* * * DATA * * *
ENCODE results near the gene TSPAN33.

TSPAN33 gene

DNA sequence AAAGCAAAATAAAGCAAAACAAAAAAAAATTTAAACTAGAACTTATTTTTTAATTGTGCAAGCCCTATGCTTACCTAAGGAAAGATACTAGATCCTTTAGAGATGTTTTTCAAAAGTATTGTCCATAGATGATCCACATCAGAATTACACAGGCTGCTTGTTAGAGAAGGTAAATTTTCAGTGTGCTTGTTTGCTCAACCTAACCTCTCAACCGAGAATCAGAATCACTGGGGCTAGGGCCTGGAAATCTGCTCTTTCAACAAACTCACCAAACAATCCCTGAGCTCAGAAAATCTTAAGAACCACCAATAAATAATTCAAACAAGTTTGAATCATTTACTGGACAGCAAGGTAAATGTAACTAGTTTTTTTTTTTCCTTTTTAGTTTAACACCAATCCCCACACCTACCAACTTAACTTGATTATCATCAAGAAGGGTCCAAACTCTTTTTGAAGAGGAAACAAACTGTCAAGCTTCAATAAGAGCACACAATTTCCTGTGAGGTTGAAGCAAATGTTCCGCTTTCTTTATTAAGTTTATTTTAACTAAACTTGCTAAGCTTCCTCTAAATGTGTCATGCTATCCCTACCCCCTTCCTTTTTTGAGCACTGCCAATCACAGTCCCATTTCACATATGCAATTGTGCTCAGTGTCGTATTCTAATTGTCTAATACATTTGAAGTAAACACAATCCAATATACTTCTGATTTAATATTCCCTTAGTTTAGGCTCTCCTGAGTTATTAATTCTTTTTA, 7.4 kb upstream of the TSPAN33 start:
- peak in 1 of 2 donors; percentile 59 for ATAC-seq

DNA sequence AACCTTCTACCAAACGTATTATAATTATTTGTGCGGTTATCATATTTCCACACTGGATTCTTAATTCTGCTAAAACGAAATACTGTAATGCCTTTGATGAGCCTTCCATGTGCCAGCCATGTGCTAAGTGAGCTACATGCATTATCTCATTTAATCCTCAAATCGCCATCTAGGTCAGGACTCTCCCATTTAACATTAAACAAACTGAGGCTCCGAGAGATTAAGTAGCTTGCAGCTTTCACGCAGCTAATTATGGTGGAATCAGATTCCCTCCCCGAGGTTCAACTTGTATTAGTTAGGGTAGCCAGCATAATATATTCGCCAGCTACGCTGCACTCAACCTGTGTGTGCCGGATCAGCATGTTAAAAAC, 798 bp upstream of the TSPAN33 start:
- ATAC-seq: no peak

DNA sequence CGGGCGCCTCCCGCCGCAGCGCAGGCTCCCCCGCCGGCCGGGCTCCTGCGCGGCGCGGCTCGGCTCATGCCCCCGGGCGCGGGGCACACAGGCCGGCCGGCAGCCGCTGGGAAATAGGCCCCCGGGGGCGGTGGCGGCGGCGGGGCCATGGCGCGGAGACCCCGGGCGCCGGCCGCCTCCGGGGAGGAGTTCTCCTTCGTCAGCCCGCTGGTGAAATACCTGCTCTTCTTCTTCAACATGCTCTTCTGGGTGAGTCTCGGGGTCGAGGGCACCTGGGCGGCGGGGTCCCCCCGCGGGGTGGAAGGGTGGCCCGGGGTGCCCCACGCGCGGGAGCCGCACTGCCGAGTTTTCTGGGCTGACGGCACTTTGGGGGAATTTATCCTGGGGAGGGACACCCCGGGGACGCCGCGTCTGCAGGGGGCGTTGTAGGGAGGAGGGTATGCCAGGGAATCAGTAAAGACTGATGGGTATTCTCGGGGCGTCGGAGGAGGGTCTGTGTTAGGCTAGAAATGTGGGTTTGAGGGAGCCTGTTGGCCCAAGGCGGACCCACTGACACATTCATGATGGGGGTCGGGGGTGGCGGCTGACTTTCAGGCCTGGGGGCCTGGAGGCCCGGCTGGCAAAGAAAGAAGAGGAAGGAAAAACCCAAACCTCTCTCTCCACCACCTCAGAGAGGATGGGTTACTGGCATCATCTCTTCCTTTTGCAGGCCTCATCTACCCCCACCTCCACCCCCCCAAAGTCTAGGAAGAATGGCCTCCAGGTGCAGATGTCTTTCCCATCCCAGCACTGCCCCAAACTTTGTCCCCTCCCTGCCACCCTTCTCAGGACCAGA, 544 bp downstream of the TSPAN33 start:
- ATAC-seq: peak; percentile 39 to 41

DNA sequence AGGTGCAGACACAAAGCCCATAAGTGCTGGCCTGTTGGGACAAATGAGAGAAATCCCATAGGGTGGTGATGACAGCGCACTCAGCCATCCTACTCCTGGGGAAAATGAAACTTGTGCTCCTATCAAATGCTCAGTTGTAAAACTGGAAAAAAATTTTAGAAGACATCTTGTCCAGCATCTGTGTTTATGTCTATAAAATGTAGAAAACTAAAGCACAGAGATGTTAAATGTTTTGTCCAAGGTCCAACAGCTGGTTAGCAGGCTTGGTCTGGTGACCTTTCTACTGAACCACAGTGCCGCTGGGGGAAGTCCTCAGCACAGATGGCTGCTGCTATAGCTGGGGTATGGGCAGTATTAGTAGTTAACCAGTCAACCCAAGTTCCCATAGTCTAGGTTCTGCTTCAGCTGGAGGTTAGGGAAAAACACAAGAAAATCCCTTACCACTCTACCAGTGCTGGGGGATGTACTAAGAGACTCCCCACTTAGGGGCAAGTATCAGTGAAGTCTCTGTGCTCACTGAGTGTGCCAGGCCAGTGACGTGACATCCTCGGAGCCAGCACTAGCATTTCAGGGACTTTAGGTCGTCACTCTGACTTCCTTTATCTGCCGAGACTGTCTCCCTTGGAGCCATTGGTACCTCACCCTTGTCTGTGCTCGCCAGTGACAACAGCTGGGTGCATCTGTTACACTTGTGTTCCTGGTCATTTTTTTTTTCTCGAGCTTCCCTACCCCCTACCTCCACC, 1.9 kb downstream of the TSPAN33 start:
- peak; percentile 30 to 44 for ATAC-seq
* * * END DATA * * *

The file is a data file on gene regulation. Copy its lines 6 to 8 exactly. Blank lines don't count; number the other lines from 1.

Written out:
- ATAC-seq: no peak

DNA sequence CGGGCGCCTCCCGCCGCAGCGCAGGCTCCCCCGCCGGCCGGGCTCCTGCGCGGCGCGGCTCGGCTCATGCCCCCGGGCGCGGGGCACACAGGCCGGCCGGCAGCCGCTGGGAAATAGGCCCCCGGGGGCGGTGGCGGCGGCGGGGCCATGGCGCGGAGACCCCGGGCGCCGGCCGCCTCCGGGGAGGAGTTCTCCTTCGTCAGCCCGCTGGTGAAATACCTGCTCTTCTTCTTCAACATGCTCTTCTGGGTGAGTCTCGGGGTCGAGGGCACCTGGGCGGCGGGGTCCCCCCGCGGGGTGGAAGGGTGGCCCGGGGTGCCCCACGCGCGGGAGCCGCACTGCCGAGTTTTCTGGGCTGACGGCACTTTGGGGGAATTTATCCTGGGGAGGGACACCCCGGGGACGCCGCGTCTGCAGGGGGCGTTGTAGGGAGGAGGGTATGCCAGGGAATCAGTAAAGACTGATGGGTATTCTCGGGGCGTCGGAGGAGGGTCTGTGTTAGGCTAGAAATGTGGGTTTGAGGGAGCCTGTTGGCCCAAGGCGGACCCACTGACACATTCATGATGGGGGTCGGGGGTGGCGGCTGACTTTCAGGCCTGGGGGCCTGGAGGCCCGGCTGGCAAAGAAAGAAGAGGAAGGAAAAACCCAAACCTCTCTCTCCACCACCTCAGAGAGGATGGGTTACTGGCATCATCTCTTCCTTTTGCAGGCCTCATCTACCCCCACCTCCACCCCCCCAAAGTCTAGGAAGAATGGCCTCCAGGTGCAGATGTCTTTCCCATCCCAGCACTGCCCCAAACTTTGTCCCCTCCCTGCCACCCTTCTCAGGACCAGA, 544 bp downstream of the TSPAN33 start:
- ATAC-seq: peak; percentile 39 to 41